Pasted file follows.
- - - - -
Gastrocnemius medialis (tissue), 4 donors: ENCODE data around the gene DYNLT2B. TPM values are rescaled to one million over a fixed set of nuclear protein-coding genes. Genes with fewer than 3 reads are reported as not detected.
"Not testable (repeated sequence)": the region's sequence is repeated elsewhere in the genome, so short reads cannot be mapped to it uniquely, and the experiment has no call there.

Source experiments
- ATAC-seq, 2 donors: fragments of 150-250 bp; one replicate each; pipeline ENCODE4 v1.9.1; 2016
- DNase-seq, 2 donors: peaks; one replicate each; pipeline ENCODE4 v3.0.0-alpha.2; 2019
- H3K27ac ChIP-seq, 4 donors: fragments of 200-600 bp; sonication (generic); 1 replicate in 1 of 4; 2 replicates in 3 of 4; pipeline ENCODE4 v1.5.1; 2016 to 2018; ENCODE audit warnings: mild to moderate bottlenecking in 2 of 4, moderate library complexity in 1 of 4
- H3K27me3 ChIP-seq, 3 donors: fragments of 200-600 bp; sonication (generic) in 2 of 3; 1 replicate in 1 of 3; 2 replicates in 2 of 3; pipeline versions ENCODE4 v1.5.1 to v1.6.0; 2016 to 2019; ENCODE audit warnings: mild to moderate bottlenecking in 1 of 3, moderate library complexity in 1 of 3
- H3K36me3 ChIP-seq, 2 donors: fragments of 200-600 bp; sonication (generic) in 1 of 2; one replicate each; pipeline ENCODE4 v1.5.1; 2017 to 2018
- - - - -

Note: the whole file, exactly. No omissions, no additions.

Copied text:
Gastrocnemius medialis (tissue), 4 donors: ENCODE data around the gene DYNLT2B. TPM values are rescaled to one million over a fixed set of nuclear protein-coding genes. Genes with fewer than 3 reads are reported as not detected.
"Not testable (repeated sequence)": the region's sequence is repeated elsewhere in the genome, so short reads cannot be mapped to it uniquely, and the experiment has no call there.

Source experiments
- ATAC-seq, 2 donors: fragments of 150-250 bp; one replicate each; pipeline ENCODE4 v1.9.1; 2016
- DNase-seq, 2 donors: peaks; one replicate each; pipeline ENCODE4 v3.0.0-alpha.2; 2019
- H3K27ac ChIP-seq, 4 donors: fragments of 200-600 bp; sonication (generic); 1 replicate in 1 of 4; 2 replicates in 3 of 4; pipeline ENCODE4 v1.5.1; 2016 to 2018; ENCODE audit warnings: mild to moderate bottlenecking in 2 of 4, moderate library complexity in 1 of 4
- H3K27me3 ChIP-seq, 3 donors: fragments of 200-600 bp; sonication (generic) in 2 of 3; 1 replicate in 1 of 3; 2 replicates in 2 of 3; pipeline versions ENCODE4 v1.5.1 to v1.6.0; 2016 to 2019; ENCODE audit warnings: mild to moderate bottlenecking in 1 of 3, moderate library complexity in 1 of 3
- H3K36me3 ChIP-seq, 2 donors: fragments of 200-600 bp; sonication (generic) in 1 of 2; one replicate each; pipeline ENCODE4 v1.5.1; 2017 to 2018